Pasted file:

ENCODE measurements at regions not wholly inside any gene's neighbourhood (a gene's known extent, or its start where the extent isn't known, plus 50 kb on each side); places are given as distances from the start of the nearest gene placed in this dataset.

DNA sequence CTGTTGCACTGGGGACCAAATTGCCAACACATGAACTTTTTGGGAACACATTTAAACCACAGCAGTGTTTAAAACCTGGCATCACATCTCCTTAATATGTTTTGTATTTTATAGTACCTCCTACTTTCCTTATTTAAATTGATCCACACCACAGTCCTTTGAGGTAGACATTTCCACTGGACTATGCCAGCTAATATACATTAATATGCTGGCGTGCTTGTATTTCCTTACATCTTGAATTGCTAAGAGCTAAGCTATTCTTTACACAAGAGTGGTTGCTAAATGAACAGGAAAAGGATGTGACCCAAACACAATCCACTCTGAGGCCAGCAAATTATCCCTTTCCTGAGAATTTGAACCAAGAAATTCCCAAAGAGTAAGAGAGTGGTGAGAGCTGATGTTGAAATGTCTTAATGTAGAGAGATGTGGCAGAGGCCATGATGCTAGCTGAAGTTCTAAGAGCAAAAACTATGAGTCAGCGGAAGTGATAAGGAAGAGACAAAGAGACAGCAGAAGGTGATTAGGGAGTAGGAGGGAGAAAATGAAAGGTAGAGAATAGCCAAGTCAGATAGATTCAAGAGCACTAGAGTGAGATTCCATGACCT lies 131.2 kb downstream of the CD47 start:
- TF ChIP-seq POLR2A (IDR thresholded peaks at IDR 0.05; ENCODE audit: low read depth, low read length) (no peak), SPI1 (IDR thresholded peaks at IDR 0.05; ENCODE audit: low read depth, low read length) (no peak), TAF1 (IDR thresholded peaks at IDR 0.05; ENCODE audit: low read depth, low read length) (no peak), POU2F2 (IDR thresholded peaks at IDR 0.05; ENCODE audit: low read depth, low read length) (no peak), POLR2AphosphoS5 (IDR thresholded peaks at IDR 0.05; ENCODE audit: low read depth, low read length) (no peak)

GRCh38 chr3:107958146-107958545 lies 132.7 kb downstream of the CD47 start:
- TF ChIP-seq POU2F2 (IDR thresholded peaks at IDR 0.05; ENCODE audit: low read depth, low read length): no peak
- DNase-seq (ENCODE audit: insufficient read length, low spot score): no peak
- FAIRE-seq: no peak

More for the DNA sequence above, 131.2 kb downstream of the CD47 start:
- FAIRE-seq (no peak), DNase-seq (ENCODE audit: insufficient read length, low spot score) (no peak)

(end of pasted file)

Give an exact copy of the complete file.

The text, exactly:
ENCODE measurements at regions not wholly inside any gene's neighbourhood (a gene's known extent, or its start where the extent isn't known, plus 50 kb on each side); places are given as distances from the start of the nearest gene placed in this dataset.

DNA sequence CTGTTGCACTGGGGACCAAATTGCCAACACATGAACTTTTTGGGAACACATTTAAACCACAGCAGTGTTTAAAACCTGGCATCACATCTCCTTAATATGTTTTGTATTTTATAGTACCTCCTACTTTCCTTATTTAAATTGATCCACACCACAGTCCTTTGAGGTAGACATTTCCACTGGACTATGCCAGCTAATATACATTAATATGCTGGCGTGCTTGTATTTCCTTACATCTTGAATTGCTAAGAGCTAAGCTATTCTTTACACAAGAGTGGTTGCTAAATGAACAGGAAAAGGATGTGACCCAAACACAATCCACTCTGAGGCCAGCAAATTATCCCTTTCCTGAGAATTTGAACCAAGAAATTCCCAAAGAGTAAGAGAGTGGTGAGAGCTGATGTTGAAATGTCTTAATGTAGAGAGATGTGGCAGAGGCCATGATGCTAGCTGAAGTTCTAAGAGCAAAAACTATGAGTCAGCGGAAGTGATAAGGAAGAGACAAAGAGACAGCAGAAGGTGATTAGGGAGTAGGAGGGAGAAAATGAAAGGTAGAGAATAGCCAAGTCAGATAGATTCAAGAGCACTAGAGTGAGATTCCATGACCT lies 131.2 kb downstream of the CD47 start:
- TF ChIP-seq POLR2A (IDR thresholded peaks at IDR 0.05; ENCODE audit: low read depth, low read length) (no peak), SPI1 (IDR thresholded peaks at IDR 0.05; ENCODE audit: low read depth, low read length) (no peak), TAF1 (IDR thresholded peaks at IDR 0.05; ENCODE audit: low read depth, low read length) (no peak), POU2F2 (IDR thresholded peaks at IDR 0.05; ENCODE audit: low read depth, low read length) (no peak), POLR2AphosphoS5 (IDR thresholded peaks at IDR 0.05; ENCODE audit: low read depth, low read length) (no peak)

GRCh38 chr3:107958146-107958545 lies 132.7 kb downstream of the CD47 start:
- TF ChIP-seq POU2F2 (IDR thresholded peaks at IDR 0.05; ENCODE audit: low read depth, low read length): no peak
- DNase-seq (ENCODE audit: insufficient read length, low spot score): no peak
- FAIRE-seq: no peak

More for the DNA sequence above, 131.2 kb downstream of the CD47 start:
- FAIRE-seq (no peak), DNase-seq (ENCODE audit: insufficient read length, low spot score) (no peak)